-     We need to realize that every person on the planet (along with every creature) is our neighbor because the distinctions between this neighborhood and that one – between this country and that one – are insignificant compared to the fact that we all breath the same air.  I like to say that we all live at the same address.  Our common address is – at the moment – 400; that is, 400 parts per million of CO2 in the atmosphere.  And one thing more.  This place in which we are all living – this place with the number 400 emblazoned on every door and dwelling – this place is no longer “home.” Home is a place where the number on the door is 350; or (as it was for Mozart, or Mary and Joseph, or the earliest humans living in caves) 275.

-   And in response to that realization, people of every faith perspective need to live out the most basic moral instruction found at the core of every world religion.  We are called to love our neighbors as ourselves; and on this new E-a-a-r-t-h which is no longer home, we must recognize that future generations are no less our neighbors than those who live next door to us today.  I refer to this as Golden Rule 2.0.[iv]

       We’ve always had saints like Mother Teresa to remind us about the importance of interdependence.  She says: “The problem of the world is just that we’ve forgotten that we belong to each other.”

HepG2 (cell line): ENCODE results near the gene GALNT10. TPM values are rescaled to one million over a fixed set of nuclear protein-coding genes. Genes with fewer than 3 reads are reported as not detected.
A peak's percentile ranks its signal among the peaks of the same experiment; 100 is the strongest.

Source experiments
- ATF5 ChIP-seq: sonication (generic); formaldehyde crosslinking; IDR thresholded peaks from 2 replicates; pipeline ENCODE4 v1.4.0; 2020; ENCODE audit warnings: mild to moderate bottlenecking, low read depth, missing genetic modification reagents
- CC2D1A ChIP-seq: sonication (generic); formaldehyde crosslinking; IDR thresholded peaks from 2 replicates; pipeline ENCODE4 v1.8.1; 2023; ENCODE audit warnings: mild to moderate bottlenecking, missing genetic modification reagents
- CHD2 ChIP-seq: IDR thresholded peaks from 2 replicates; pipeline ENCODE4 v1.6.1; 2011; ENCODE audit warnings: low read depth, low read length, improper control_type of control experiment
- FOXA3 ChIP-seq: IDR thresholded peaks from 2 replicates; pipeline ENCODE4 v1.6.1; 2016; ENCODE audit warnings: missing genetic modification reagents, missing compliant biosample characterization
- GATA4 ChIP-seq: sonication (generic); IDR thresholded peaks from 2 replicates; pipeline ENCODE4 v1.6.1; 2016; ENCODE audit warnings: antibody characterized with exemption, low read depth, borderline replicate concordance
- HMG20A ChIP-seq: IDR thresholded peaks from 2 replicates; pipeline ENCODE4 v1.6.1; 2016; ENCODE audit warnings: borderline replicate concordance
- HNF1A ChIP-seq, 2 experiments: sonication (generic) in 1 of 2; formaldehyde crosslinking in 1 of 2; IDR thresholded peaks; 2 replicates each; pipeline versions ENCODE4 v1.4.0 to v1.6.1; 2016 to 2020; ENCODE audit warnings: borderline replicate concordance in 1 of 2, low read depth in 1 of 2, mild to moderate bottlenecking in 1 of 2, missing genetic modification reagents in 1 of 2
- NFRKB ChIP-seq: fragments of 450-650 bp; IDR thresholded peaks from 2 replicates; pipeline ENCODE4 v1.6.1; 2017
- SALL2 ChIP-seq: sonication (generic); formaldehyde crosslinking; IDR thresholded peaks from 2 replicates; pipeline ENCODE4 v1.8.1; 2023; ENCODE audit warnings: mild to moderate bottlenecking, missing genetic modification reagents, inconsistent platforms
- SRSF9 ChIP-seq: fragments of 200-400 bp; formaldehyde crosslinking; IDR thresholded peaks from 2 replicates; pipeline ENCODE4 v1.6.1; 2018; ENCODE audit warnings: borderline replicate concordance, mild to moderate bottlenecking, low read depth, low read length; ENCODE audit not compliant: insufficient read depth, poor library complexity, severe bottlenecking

So let us respond to Mother Teresa by reminding one another.  And with that in mind, let me say to those who are joining First Church today: I want to declare to you today that I can’t imagine the church without you! That may sound odd because I don’t even know you.  But here’s what I do know: I know that every person here matters.  You matter to each other and you matter to God.  Your presence is essential to create the faith community God is longing for, and to carry out the mission to which God calls you. 

 And this leads us to today’s Gospel reading—Matthew’s account of the feeding of the enormous crowd.  Let me begin by saying that this is the only miracle story that appears in all four Gospels (Matthew 14:13-21; Mark 6:30-44; Luke 9:10-17; John 6: 1-14) – and in Matthew twice! And beyond the mystery of abundance, what’s the miracle in this story? The miracle is that the people in the crowd do not grasp, hoard, resent, or act selfishly.[v]  In this moment of need – this time of debilitating hunger –

-    Jesus had compassion with the crowd – he suffered with them – that’s what com-passion means;

-     Jesus used what was available;

-    He made the crowd realize that they had a role in their salvation; they would need to sit down on the earth, and wait patiently while honoring one another;

-    He gave thanks for what was available.  He didn’t ask for more.  And he did this in front of the hungry crowd, so that they could witness and participate in this expression of gratitude.